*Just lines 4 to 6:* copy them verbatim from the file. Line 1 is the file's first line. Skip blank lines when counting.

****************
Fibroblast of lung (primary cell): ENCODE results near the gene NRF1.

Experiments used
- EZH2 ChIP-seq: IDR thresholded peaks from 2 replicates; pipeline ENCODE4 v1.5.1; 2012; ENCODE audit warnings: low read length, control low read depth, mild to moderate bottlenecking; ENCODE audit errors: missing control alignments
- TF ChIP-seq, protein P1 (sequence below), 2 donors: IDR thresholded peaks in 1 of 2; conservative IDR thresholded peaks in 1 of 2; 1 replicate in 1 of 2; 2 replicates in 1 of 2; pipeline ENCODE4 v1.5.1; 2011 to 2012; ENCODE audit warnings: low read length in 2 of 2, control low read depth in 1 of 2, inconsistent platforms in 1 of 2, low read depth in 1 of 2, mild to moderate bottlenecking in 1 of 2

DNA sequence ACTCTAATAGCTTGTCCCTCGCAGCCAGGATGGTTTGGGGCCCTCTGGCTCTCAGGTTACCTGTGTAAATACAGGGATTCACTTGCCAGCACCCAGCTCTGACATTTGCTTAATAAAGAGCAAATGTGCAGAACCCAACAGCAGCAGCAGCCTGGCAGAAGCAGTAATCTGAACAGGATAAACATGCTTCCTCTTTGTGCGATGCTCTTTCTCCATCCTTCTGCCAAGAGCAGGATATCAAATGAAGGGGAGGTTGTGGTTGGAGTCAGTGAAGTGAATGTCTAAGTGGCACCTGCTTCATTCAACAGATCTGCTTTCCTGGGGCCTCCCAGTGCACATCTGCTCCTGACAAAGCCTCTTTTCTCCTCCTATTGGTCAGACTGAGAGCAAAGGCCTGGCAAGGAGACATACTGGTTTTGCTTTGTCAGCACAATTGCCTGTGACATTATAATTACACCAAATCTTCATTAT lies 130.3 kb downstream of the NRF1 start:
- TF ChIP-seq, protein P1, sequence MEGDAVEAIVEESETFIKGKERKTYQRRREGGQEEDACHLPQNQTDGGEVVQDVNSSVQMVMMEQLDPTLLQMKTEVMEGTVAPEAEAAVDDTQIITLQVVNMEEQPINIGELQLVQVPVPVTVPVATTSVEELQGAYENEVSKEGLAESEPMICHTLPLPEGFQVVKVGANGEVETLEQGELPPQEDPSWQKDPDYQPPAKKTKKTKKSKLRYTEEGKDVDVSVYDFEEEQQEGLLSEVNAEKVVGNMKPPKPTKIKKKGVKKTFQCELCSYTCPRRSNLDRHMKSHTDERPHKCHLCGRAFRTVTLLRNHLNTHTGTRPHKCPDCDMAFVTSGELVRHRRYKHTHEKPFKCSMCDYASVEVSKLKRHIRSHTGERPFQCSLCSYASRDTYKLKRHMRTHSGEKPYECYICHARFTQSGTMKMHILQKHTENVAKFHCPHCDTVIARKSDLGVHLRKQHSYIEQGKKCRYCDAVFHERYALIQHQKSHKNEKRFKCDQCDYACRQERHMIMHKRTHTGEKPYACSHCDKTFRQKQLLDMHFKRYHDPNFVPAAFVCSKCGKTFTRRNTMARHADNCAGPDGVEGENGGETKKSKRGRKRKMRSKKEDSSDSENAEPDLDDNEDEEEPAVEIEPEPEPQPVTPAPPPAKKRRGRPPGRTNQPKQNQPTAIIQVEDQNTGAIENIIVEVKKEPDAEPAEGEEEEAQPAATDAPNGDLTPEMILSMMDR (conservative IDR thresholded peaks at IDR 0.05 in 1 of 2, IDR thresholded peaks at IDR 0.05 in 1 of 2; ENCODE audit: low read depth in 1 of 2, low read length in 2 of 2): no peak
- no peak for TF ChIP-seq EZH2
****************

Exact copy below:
- TF ChIP-seq, protein P1 (sequence below), 2 donors: IDR thresholded peaks in 1 of 2; conservative IDR thresholded peaks in 1 of 2; 1 replicate in 1 of 2; 2 replicates in 1 of 2; pipeline ENCODE4 v1.5.1; 2011 to 2012; ENCODE audit warnings: low read length in 2 of 2, control low read depth in 1 of 2, inconsistent platforms in 1 of 2, low read depth in 1 of 2, mild to moderate bottlenecking in 1 of 2

DNA sequence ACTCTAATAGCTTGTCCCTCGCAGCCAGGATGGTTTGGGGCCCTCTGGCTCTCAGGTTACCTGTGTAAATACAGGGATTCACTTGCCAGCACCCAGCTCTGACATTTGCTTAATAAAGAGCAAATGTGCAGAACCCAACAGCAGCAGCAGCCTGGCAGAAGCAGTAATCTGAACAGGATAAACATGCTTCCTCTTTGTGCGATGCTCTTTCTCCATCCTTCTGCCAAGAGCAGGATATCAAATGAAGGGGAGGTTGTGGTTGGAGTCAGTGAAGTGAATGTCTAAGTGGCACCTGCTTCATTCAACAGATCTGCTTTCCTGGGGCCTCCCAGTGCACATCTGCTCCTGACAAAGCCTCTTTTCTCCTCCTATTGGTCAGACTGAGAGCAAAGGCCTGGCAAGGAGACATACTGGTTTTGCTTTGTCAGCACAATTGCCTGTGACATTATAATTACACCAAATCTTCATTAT lies 130.3 kb downstream of the NRF1 start:
- TF ChIP-seq, protein P1, sequence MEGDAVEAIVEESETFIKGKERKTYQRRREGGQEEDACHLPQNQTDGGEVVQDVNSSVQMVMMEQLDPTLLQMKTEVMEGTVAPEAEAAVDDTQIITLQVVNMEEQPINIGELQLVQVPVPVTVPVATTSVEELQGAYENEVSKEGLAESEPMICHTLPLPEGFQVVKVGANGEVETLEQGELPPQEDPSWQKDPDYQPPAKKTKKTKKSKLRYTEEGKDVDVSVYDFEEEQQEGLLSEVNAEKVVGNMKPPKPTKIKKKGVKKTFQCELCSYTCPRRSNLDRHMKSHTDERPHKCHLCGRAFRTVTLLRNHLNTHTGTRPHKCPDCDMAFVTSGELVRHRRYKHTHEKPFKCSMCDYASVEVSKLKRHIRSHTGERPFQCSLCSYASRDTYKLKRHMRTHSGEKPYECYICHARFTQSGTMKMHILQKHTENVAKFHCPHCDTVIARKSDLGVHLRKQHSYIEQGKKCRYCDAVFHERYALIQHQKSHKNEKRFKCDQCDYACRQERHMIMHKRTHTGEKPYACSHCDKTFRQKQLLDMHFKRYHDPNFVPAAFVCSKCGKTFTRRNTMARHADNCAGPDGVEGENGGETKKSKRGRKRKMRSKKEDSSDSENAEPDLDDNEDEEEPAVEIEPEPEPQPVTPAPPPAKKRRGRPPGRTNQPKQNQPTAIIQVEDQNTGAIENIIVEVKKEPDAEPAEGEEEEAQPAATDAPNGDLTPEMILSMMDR (conservative IDR thresholded peaks at IDR 0.05 in 1 of 2, IDR thresholded peaks at IDR 0.05 in 1 of 2; ENCODE audit: low read depth in 1 of 2, low read length in 2 of 2): no peak